Sewage spill in NY’s Hudson River
Most mornings begin this way, a half hour swim in the Hudson River, north along the commuter rail track from my local swimming beach, past the fishing shack cobbled together from driftwood and lumber scraps, up to the old railroad building and back to the little neighborhood swimming beach.
There’s a peace to the river this time of day – the beach and picnic tables empty, Manhattan-bound trains just out of reach. Later in the day, the scene will change as my kids and dozens of others splash in the shallows, cannonballing from the floating docks. That any of this is possible is an incredible success story – the renaissance of a river considered an industrial sewer for generations as sewage and industrial waste rendered it unsafe to swim in or fish from.
As local temperatures top 100 today, the Hudson should offer us a cooling respite. But not today, not tomorrow. After a fire at a wastewater treatment plant in upper Manhattan, millions of gallons of untreated sewage continue to pour into the river.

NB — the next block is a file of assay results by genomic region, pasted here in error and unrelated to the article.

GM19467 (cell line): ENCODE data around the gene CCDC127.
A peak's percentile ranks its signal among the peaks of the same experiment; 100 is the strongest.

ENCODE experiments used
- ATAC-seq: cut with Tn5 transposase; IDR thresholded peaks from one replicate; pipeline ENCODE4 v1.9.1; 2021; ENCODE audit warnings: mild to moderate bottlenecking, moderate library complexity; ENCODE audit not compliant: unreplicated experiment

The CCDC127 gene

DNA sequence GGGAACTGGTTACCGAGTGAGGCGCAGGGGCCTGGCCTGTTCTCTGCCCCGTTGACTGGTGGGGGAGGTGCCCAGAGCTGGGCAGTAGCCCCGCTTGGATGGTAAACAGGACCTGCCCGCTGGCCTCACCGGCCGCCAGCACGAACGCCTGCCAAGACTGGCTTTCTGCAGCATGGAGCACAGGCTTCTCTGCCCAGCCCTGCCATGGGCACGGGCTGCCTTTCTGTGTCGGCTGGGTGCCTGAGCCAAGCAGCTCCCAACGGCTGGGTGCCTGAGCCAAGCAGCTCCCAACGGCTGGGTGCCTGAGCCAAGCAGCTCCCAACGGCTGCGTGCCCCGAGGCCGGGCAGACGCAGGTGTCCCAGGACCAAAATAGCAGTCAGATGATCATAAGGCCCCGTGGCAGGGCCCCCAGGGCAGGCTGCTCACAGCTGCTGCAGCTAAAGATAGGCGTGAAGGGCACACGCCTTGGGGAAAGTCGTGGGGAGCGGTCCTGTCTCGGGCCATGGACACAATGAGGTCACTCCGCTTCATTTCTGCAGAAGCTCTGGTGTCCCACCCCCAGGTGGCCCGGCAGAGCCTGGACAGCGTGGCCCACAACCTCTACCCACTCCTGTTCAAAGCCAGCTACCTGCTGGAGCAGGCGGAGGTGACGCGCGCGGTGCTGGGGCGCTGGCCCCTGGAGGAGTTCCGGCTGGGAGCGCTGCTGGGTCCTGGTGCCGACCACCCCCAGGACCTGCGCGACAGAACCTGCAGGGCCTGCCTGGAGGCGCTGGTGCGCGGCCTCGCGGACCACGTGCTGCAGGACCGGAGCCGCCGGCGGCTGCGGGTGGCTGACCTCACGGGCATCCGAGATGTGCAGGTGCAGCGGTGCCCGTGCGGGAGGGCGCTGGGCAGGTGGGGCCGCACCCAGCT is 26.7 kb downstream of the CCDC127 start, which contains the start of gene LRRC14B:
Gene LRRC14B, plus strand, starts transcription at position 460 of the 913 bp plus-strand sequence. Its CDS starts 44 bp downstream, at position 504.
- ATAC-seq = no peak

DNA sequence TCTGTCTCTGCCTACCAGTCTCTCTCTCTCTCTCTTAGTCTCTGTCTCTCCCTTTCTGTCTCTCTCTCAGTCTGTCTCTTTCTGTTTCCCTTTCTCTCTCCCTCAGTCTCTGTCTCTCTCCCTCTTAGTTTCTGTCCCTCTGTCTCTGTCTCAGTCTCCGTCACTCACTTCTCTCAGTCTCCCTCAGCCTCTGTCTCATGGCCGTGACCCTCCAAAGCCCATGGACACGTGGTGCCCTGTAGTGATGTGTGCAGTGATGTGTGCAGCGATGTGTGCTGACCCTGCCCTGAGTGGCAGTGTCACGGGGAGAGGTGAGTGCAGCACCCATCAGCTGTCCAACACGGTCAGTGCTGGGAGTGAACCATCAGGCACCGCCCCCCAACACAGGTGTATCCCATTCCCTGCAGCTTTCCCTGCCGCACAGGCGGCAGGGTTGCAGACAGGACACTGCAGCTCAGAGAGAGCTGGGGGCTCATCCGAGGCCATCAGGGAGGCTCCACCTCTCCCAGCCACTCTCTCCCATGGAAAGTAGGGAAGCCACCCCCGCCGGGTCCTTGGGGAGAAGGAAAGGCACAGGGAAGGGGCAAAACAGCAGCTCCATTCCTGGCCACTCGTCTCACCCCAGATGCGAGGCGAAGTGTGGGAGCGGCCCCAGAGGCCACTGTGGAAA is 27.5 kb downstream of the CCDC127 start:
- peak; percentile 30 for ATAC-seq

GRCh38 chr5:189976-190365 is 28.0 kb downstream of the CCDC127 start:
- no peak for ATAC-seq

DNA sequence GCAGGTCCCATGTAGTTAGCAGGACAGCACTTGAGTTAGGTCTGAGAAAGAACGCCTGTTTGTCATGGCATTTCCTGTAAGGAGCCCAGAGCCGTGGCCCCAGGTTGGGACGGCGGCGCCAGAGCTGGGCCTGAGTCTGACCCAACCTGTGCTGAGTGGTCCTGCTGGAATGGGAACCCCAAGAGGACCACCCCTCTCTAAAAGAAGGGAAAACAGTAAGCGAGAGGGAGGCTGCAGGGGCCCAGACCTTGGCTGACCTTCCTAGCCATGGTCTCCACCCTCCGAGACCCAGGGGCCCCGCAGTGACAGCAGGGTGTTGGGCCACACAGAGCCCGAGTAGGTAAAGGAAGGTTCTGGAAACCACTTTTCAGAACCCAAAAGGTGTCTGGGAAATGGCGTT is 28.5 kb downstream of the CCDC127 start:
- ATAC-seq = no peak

Once again, it’s not safe to swim, fish, or sail in our local waters.
The tidal nature of the river spreads the contamination upstream, and to coastal waters. It’s an unwelcome and unhealthy reminder of the machinery we need to keep our cities healthy places to live, and the frailty of that infrastructure. A sad truth to life in this area is the raw sewage that routinely flows into the Hudson, Long Island Sound, and our other local waters every time it rains. Even small storms quickly overwhelm antiquated combined sewers.
The major accidents, like Wednesday’s, are regrettable, but more difficult to swallow (literally) are the ordinary and avoidable overflows. Eliminating these will take significant resources and lots of imagination – and a new vision for how we build in and live in our communities.
New Yorkers, public and private, are embracing “green infrastructure” that uses green roofs, more street trees, smarter building and community design to keep rain on the land and out of the sewers. We need more cities and towns in this metro area to embrace this same vision, one that makes our neighborhoods better to live in and our rivers healthier. It’s time for us to get back in the water.